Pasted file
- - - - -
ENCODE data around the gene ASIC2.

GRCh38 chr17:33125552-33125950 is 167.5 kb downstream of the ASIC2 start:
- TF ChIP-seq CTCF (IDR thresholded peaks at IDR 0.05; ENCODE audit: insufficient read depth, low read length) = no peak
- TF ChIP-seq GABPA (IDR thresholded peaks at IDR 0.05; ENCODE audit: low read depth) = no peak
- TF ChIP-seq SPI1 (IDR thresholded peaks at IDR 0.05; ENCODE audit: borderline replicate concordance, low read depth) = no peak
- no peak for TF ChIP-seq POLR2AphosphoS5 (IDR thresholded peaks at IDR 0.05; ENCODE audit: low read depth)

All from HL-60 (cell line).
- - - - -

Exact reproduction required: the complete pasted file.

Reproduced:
ENCODE data around the gene ASIC2.

GRCh38 chr17:33125552-33125950 is 167.5 kb downstream of the ASIC2 start:
- TF ChIP-seq CTCF (IDR thresholded peaks at IDR 0.05; ENCODE audit: insufficient read depth, low read length) = no peak
- TF ChIP-seq GABPA (IDR thresholded peaks at IDR 0.05; ENCODE audit: low read depth) = no peak
- TF ChIP-seq SPI1 (IDR thresholded peaks at IDR 0.05; ENCODE audit: borderline replicate concordance, low read depth) = no peak
- no peak for TF ChIP-seq POLR2AphosphoS5 (IDR thresholded peaks at IDR 0.05; ENCODE audit: low read depth)

All from HL-60 (cell line).